Expressive Association and the Ideal of the University in the Solomon Amendment Litigation
This article offers a critical examination of the First Amendment expressive association arguments that law faculty pressed in suits challenging the constitutionality of the Solomon Amendment - the federal statute that requires educational institutions that receive federal funds to grant fully equal access to military recruiters despite the recruiters' inability to comply with law school non-discrimination policies. The article argues that these First Amendment claims were flawed, constituted a threat to important progressive values, and were deeply inconsistent with the ideal that should underlie an institution of higher learning.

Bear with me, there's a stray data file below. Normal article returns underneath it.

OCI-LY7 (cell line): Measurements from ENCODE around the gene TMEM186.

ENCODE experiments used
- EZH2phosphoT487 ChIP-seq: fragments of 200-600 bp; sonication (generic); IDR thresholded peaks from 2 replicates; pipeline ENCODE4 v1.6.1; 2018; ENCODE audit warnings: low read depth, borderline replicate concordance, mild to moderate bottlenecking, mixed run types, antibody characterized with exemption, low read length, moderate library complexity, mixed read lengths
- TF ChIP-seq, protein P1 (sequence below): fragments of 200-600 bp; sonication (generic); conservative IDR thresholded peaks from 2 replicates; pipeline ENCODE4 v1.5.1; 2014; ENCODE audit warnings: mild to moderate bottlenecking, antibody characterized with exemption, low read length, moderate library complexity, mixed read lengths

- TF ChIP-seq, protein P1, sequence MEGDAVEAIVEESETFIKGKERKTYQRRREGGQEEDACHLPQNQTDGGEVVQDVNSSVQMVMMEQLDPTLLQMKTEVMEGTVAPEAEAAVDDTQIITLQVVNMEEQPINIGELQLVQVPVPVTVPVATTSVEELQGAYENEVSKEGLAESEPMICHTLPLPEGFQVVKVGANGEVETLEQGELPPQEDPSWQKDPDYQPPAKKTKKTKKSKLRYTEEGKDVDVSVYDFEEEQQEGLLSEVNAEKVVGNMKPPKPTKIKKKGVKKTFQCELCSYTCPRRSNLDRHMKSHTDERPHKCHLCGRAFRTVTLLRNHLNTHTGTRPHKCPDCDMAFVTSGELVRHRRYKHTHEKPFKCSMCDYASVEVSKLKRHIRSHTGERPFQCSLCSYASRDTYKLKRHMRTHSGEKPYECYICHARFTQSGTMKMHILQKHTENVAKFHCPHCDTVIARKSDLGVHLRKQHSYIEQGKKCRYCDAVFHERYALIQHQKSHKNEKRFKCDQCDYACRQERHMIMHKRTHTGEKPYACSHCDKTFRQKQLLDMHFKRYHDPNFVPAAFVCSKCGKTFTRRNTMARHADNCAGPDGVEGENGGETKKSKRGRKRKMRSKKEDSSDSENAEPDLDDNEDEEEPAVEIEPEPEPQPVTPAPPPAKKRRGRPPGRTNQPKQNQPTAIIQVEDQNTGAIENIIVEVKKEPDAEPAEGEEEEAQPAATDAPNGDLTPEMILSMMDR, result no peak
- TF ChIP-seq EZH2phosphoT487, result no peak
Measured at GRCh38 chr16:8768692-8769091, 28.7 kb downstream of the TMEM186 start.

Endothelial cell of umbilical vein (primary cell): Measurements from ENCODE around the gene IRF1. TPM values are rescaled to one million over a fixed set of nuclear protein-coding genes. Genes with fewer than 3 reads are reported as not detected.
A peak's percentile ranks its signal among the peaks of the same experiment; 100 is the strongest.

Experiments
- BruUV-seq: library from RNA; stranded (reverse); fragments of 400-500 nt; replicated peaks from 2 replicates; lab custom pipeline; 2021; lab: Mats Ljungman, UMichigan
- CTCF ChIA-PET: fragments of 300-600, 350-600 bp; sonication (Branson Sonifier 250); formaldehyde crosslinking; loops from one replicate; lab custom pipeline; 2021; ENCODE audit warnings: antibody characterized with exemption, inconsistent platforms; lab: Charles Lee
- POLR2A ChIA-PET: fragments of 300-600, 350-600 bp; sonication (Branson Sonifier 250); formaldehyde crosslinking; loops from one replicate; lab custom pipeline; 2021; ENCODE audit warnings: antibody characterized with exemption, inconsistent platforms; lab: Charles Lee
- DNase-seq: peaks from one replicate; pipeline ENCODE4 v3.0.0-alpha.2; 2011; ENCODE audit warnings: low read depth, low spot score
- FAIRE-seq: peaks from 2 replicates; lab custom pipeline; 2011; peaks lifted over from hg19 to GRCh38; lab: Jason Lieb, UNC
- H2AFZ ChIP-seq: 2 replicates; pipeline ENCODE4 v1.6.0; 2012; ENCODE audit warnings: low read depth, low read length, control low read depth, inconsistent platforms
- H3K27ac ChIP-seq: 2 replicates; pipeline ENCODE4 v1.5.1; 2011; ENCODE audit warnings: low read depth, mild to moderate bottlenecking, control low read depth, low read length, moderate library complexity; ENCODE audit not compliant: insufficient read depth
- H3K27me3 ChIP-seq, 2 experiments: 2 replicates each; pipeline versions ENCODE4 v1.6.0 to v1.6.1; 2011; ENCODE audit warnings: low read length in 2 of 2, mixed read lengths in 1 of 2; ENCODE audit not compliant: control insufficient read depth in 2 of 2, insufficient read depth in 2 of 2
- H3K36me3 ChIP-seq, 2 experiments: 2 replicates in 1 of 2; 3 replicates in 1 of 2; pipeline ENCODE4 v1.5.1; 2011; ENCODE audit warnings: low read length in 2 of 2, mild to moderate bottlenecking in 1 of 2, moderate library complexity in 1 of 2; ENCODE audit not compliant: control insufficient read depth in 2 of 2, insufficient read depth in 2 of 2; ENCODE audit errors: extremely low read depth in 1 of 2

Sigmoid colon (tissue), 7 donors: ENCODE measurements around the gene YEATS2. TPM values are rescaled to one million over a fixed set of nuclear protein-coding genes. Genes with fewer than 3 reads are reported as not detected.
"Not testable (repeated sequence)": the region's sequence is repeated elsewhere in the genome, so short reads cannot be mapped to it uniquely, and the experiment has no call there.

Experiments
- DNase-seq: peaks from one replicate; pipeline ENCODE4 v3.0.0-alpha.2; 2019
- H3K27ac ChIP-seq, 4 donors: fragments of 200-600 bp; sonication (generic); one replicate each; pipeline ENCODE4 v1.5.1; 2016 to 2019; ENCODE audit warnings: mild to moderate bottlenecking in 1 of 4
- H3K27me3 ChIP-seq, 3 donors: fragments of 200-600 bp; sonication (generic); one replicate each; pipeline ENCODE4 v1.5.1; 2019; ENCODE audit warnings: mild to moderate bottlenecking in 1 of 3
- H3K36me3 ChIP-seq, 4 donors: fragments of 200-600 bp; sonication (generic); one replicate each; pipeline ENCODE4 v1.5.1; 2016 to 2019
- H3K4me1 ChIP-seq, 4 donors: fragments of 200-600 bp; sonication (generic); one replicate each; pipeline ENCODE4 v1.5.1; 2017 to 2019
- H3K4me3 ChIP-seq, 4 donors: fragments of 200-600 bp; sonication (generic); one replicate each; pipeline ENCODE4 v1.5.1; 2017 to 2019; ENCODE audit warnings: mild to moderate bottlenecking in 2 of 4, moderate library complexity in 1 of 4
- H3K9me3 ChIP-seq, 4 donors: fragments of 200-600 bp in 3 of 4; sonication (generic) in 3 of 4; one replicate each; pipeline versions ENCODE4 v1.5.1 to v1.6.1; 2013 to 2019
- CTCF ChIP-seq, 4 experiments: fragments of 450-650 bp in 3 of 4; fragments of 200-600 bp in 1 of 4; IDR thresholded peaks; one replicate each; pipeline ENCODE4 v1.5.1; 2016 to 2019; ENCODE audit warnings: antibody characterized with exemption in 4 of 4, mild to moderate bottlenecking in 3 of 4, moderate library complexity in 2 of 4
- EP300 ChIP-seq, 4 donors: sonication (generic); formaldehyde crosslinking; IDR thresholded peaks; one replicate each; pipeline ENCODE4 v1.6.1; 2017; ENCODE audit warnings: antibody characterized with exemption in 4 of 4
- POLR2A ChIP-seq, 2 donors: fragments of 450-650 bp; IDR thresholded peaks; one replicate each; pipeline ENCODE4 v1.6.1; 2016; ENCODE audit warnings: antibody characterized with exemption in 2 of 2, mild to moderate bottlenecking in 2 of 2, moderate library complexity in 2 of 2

expressive association, freedom of association, first amendment, solomon amendment, military, recruitment, don't ask don't tell, university, dale, boy scouts
Social Philosophy & Policy
Wolff, Tobias Barrington and Koppelman, Andrew, "Expressive Association and the Ideal of the University in the Solomon Amendment Litigation" (2008). Faculty Scholarship at Penn Carey Law. 2651.
25 Soc. Phil. & Pol'y 92 (July 2008).